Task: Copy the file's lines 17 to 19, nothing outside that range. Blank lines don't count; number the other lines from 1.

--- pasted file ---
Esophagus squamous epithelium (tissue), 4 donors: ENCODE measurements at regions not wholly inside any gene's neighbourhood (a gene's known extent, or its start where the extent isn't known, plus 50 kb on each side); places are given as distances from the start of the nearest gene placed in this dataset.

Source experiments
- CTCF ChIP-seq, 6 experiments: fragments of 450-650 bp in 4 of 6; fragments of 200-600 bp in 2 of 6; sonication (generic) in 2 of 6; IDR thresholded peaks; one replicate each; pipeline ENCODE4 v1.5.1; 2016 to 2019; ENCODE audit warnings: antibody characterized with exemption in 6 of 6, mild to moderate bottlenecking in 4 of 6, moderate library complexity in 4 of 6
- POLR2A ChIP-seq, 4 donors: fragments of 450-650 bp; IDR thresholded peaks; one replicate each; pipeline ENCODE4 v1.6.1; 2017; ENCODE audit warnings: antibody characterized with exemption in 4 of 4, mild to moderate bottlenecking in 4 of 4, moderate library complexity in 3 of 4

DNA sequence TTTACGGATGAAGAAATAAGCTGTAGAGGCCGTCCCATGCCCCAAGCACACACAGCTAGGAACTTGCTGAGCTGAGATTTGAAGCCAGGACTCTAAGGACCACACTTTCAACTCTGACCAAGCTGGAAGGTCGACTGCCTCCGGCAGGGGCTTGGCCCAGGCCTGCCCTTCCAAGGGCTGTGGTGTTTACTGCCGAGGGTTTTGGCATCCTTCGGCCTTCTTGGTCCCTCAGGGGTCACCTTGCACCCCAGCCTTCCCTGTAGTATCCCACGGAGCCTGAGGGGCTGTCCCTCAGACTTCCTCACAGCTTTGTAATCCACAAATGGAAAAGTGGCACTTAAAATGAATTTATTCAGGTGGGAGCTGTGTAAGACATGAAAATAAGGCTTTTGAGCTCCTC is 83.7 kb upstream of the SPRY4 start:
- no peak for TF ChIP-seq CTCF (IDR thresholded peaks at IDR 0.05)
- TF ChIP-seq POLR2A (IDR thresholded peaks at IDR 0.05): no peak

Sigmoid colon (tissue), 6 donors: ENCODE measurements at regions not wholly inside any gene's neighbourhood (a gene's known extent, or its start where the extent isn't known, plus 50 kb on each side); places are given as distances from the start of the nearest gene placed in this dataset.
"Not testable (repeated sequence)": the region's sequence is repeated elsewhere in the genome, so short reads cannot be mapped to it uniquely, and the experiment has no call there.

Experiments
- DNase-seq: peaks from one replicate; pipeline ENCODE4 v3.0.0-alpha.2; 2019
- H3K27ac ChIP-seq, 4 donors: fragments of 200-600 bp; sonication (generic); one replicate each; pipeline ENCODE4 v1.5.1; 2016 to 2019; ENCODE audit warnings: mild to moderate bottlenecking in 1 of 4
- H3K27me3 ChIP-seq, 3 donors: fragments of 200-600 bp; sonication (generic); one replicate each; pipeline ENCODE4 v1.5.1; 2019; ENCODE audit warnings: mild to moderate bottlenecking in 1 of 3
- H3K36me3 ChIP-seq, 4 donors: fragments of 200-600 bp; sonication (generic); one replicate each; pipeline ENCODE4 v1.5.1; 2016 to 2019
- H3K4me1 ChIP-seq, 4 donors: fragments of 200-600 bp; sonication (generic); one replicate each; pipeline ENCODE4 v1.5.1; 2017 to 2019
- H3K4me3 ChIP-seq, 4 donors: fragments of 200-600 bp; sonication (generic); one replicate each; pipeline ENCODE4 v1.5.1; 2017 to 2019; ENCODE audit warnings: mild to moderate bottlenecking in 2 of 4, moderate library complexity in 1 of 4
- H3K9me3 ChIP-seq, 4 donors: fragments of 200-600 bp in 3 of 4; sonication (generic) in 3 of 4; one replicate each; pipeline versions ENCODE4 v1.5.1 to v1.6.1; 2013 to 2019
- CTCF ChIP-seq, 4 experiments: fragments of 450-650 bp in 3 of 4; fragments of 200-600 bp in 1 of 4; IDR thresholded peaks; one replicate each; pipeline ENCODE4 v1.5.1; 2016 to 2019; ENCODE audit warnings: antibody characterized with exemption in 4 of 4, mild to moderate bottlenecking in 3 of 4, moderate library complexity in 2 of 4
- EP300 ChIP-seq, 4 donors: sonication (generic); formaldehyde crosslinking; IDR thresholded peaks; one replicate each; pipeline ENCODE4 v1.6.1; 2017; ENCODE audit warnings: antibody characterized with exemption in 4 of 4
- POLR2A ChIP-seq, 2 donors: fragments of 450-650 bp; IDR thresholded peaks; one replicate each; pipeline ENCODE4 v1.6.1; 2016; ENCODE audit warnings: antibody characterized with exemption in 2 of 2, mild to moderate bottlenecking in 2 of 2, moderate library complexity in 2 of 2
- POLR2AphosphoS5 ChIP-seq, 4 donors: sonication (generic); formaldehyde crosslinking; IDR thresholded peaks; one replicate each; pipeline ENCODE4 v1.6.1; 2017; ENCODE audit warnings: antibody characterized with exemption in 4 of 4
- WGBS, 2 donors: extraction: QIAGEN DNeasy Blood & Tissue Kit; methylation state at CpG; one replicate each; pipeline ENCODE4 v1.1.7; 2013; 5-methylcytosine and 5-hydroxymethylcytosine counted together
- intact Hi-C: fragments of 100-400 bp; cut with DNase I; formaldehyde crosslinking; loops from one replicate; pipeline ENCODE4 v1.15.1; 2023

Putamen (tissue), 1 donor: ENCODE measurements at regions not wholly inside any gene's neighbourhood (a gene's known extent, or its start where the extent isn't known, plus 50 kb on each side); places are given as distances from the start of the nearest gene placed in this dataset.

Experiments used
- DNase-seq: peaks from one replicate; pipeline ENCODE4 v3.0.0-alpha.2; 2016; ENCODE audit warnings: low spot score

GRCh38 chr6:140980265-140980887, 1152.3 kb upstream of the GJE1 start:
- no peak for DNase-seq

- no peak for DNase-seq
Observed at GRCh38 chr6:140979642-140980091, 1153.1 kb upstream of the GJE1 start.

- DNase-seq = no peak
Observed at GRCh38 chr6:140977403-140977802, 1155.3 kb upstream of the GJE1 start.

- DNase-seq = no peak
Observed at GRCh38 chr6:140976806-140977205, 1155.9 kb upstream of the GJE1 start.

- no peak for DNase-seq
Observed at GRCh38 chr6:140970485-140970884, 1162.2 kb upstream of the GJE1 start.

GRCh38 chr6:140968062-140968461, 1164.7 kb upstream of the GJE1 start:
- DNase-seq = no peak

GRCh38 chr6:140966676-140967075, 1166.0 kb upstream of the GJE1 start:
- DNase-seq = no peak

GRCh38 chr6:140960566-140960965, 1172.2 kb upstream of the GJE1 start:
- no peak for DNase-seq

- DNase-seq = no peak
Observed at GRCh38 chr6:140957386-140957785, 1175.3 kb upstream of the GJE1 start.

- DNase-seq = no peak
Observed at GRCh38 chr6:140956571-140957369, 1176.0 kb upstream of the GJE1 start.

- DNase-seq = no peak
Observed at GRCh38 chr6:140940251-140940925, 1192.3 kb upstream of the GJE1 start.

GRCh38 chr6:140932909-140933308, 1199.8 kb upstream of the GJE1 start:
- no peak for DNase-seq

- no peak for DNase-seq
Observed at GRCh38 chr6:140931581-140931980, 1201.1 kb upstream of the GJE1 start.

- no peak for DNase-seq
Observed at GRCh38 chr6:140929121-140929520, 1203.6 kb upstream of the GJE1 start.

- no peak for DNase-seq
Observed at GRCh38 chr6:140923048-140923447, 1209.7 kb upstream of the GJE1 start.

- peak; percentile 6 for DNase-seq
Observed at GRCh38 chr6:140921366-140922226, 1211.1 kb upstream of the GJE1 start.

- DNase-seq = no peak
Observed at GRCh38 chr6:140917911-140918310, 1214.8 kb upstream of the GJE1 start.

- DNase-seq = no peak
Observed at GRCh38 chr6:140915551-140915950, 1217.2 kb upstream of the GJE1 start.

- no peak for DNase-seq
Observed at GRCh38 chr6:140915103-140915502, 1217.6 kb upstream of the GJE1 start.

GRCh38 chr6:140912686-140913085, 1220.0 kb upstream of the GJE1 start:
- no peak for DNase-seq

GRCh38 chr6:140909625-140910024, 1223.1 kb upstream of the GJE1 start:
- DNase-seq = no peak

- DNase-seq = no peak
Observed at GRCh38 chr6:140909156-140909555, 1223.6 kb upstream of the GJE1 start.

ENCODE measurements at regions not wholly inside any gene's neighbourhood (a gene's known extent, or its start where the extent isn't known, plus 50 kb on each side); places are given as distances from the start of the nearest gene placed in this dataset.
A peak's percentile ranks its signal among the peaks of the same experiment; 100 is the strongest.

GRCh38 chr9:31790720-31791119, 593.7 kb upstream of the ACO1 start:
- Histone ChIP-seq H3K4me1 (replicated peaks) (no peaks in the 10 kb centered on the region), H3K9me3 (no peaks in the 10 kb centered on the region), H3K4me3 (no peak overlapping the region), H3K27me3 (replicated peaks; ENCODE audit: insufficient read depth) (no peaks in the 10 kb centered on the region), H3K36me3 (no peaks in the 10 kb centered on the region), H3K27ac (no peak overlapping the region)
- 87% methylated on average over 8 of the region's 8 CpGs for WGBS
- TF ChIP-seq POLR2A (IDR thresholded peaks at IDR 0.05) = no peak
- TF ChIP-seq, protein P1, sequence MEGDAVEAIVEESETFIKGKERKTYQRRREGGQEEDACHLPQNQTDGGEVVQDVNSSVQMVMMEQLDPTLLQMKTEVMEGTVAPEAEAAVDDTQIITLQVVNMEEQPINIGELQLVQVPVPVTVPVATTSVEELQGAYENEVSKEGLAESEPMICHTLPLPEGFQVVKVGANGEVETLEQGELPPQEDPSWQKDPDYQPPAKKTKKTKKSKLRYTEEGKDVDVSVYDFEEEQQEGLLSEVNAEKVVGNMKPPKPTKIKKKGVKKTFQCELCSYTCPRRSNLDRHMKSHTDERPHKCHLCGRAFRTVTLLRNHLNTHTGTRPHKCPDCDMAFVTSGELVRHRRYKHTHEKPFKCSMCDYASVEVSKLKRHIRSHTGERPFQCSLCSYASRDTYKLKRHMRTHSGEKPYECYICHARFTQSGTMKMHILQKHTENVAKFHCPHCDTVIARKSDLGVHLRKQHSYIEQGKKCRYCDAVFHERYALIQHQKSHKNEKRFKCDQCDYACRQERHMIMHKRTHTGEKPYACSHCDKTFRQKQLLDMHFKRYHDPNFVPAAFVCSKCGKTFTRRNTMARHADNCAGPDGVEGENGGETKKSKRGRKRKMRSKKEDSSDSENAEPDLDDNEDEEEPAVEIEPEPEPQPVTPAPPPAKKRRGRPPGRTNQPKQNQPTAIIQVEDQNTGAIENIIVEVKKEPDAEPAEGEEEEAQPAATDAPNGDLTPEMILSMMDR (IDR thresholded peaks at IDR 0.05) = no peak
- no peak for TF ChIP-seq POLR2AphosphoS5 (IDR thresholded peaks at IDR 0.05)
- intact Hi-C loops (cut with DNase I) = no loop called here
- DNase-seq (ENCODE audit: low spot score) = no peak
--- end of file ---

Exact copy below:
- H3K9me3 ChIP-seq, 4 donors: fragments of 200-600 bp in 3 of 4; sonication (generic) in 3 of 4; one replicate each; pipeline versions ENCODE4 v1.5.1 to v1.6.1; 2013 to 2019
- CTCF ChIP-seq, 4 experiments: fragments of 450-650 bp in 3 of 4; fragments of 200-600 bp in 1 of 4; IDR thresholded peaks; one replicate each; pipeline ENCODE4 v1.5.1; 2016 to 2019; ENCODE audit warnings: antibody characterized with exemption in 4 of 4, mild to moderate bottlenecking in 3 of 4, moderate library complexity in 2 of 4
- EP300 ChIP-seq, 4 donors: sonication (generic); formaldehyde crosslinking; IDR thresholded peaks; one replicate each; pipeline ENCODE4 v1.6.1; 2017; ENCODE audit warnings: antibody characterized with exemption in 4 of 4